Old People, New Focus

A few weeks ago I got to teach what we call our "Prime Timers Class." It's one of my favorite classes to teach in, because the class is full of men and women who have been walking with Christ for longer than my parents have been alive. Some of them have been walking with Christ since before my grandparents were born.

It's easy for younger pastors to marginalize an older generation. It's also easy for an older generation to marginalize a younger generation. My heart is to be a part of a church where many generations are actively celebrating the unique perspectives and gifts of other generations, rather than fighting for their own territory.

We talked about Psalm 71, a Psalm that most scholars attribute to David. Many of the scholars who attribute this Psalm to David believe it was written during the time when a younger generation was literally attempting to marginalize the older generation - David's son Absalom was trying to take his father's throne (2 Samuel 14-18).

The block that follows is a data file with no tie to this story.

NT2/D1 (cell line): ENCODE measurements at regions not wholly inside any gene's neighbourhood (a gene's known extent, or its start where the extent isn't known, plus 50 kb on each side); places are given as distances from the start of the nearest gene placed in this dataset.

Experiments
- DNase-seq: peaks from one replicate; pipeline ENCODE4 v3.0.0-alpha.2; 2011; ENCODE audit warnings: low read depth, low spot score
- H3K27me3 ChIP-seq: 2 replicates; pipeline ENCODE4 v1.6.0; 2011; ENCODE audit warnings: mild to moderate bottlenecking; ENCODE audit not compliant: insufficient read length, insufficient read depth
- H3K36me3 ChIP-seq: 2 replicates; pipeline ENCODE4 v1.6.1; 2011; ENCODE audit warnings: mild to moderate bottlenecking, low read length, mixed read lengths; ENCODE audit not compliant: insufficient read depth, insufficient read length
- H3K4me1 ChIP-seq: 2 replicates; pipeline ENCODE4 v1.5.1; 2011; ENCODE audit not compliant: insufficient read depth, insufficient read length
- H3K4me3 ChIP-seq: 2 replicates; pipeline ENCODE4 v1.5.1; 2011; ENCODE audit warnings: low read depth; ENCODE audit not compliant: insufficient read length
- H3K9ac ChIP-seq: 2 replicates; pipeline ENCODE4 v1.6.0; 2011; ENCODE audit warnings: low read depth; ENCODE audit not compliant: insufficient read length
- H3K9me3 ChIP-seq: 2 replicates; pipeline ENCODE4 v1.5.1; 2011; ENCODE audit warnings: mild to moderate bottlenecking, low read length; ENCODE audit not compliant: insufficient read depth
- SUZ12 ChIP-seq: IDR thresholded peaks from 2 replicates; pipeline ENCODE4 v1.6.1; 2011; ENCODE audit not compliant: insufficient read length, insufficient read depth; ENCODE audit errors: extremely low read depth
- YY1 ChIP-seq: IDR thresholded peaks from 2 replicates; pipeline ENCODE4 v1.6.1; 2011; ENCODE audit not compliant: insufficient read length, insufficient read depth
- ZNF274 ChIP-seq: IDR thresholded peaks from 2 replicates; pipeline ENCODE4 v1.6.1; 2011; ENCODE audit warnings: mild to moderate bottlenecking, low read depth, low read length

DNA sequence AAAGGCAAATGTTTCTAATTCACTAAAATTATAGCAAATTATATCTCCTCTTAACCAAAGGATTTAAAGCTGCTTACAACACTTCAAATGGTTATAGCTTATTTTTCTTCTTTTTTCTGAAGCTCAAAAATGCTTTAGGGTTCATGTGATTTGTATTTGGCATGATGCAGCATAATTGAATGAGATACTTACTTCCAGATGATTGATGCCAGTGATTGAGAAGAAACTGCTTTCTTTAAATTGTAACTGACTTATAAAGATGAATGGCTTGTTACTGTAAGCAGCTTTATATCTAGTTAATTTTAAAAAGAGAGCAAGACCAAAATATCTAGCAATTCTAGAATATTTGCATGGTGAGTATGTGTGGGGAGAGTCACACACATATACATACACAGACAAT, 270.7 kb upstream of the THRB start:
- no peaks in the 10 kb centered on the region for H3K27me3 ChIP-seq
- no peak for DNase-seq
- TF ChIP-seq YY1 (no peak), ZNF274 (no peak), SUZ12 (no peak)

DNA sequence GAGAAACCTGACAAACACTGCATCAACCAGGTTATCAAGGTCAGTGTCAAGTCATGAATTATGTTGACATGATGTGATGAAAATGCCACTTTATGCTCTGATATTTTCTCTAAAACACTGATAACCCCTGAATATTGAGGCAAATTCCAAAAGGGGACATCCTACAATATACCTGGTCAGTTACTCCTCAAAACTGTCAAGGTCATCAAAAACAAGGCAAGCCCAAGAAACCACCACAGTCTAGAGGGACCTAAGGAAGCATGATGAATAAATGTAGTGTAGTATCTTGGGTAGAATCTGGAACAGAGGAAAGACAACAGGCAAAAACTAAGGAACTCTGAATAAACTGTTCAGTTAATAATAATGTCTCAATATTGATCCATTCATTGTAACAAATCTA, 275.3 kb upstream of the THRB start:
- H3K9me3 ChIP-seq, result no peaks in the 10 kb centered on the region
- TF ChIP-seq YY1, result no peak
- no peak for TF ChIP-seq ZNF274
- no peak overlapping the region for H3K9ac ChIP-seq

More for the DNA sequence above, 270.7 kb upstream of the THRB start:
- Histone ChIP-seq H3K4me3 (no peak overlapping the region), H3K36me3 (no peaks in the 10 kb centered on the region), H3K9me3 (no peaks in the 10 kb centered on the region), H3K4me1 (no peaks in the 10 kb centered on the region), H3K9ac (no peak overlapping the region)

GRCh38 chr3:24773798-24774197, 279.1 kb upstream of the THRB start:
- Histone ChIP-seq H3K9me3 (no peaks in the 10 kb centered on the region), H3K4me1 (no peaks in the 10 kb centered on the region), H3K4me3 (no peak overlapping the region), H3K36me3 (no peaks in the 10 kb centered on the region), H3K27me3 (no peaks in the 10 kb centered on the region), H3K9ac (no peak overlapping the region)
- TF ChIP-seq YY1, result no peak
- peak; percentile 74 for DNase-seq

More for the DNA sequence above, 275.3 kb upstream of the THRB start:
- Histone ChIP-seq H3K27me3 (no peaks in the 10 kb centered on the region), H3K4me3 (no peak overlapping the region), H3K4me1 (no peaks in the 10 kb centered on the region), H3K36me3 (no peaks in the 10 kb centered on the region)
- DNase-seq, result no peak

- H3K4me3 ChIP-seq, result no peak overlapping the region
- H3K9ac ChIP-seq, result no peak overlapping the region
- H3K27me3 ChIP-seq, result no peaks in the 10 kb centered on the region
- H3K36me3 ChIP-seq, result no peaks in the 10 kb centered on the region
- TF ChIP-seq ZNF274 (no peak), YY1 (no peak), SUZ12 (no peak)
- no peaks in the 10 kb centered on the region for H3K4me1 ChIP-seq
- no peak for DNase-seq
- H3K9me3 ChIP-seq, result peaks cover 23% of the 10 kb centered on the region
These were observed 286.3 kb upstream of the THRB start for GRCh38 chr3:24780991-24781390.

The whole Psalm is great, but I love the perspective of the Psalmist. He trusts in God to plead his case (71:2-4) and rehearses God's past faithfulness to Him (71:5-8). He begs that God would not cast him away in his old age (71:9-13) and commits to hope and praise no matter what knowing that God wouldn't waste the years God spent developing him (71:14-17). And I love, love, love the Psalmist's  request in 71:18, right before he begins to worship for the rest of the Psalm:

"Even when I am old and gray, do not forsake me, O God, till I declare your power to the next generation, your might to all who are to come."

He isn't focused on preserving or protecting the past - he's not concerned with forms. He says "Don't let me die, Lord, until I've made sure the next generation knows how great you are."

We can discuss forms and styles and volume and traditions, but I'm thrilled to serve a church with a huge contingent of older men and women who are more focused on fighting for a chance to build the future than fighting for a chance to preserve the past.


John Hughes said...

Us old folk have been brought up in a culture here that never lets us forget: The Lord works though a yield life; the person does not work for the Lord on his own. There is so much more, but this is an essential starting point. From this point the Lord may move, even old folk, to will to do and to do His good and perfect will. This being done in the knowledge that He will enable us.